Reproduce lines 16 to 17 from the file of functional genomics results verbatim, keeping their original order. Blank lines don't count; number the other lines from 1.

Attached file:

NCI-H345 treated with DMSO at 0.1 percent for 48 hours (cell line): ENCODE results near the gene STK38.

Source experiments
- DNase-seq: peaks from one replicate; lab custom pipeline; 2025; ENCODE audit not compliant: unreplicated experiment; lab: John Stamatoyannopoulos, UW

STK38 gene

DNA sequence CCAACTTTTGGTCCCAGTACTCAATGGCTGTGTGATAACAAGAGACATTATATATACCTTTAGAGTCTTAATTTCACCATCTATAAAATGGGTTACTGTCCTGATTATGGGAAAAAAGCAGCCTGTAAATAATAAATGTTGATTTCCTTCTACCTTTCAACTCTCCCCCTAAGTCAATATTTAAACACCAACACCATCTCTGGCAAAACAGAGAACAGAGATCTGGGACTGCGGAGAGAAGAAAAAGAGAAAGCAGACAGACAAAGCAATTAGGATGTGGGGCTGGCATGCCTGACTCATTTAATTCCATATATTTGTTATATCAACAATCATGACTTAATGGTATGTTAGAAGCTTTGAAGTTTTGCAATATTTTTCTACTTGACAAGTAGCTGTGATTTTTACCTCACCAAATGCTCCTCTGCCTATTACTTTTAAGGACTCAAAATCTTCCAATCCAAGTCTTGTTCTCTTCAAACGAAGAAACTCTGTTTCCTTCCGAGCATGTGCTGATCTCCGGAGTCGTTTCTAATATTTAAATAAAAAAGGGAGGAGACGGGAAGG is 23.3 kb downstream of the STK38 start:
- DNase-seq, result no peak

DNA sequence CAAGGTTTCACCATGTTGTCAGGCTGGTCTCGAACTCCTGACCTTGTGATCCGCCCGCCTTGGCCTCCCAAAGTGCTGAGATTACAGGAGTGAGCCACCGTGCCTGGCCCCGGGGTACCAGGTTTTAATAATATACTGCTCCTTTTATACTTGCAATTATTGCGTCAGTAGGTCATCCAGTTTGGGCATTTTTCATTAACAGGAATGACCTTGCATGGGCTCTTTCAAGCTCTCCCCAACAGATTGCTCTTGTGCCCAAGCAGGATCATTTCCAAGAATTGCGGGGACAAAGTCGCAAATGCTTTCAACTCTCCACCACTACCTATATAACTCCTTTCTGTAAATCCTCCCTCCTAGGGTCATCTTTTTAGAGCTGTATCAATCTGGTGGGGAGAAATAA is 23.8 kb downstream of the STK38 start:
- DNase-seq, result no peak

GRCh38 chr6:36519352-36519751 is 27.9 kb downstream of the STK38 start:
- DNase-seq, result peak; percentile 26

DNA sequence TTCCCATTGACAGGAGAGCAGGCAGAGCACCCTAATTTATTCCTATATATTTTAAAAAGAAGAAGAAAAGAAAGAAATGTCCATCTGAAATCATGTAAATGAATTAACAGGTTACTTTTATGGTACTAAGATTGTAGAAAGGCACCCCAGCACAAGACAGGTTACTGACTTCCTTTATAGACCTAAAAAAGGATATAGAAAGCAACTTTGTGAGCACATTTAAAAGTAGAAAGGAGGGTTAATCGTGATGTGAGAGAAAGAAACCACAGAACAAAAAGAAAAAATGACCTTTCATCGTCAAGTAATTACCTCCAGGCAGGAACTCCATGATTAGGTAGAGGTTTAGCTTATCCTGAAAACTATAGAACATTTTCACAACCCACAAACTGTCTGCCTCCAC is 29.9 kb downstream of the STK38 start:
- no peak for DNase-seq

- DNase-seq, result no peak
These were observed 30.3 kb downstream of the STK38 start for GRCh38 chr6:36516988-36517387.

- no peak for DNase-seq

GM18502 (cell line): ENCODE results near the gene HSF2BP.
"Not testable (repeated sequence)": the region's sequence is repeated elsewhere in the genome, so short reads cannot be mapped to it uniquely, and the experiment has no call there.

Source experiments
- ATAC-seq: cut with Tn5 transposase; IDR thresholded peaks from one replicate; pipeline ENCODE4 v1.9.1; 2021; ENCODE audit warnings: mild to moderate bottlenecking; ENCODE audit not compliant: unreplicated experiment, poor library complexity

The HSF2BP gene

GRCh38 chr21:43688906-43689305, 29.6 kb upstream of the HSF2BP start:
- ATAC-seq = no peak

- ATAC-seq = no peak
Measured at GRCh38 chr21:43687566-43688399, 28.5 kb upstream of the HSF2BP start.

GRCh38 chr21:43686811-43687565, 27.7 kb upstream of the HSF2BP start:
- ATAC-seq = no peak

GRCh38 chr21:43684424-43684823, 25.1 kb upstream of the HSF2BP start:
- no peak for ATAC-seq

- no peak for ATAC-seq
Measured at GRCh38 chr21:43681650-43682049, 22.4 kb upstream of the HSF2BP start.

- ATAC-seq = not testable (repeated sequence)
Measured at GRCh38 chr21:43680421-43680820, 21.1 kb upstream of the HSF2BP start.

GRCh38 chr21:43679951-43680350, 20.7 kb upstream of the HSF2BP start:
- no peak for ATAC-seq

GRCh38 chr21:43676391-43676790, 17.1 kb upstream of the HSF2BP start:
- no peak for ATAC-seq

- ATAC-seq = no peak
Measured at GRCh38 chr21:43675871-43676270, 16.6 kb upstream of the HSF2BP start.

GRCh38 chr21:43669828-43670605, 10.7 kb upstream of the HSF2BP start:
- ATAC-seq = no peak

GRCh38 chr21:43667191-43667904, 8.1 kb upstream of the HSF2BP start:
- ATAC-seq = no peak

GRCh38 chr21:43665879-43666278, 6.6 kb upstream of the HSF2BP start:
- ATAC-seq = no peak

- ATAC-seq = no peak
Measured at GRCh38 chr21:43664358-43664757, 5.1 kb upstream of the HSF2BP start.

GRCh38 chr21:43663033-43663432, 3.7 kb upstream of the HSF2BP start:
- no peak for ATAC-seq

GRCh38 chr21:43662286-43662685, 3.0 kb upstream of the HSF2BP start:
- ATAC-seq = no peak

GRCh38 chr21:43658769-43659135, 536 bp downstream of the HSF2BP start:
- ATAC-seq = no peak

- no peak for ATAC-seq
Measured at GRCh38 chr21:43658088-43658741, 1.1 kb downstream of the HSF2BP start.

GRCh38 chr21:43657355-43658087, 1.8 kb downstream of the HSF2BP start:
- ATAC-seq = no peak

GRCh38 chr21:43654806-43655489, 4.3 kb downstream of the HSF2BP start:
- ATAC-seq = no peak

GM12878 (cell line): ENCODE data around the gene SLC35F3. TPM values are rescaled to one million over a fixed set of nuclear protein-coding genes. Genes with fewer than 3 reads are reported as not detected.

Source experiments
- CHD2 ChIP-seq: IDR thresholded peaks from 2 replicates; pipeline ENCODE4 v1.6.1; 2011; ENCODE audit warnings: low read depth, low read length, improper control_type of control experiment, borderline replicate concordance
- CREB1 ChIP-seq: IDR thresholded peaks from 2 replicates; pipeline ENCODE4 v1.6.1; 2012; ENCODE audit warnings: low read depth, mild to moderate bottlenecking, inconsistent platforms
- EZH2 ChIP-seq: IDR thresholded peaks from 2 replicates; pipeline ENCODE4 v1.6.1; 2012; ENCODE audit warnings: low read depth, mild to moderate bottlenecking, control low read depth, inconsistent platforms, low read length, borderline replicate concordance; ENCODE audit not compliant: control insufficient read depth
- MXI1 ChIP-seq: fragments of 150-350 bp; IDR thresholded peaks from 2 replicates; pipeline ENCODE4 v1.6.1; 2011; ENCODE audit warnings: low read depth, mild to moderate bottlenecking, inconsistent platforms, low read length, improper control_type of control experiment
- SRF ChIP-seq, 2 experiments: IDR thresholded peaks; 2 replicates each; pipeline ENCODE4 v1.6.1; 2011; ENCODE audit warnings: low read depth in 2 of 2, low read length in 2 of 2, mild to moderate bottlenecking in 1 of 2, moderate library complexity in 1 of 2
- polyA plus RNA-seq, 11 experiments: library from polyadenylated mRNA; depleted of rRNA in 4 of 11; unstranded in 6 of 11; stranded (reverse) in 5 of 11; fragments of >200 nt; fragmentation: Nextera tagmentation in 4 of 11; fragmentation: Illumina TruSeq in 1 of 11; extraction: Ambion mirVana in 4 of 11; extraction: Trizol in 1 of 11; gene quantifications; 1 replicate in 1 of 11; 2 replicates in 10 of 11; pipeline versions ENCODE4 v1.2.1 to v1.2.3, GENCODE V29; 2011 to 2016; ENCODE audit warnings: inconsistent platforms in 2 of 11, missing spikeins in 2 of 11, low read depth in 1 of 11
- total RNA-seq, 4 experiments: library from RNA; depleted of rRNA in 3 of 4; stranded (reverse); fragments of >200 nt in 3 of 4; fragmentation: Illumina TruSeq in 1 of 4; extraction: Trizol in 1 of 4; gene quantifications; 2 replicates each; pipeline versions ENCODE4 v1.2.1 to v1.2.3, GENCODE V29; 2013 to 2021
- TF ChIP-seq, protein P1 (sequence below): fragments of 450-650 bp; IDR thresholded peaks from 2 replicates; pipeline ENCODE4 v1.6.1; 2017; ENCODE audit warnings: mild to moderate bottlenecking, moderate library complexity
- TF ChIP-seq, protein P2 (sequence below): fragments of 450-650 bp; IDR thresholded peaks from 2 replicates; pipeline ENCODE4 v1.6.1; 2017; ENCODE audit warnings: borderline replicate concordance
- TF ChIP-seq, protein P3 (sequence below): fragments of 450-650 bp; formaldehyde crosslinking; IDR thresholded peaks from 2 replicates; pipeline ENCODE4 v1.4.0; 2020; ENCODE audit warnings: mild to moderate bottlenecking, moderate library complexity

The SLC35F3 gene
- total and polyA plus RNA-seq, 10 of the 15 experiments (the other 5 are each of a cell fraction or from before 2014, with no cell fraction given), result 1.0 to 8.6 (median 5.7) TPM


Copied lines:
GM18502 (cell line): ENCODE results near the gene HSF2BP.
"Not testable (repeated sequence)": the region's sequence is repeated elsewhere in the genome, so short reads cannot be mapped to it uniquely, and the experiment has no call there.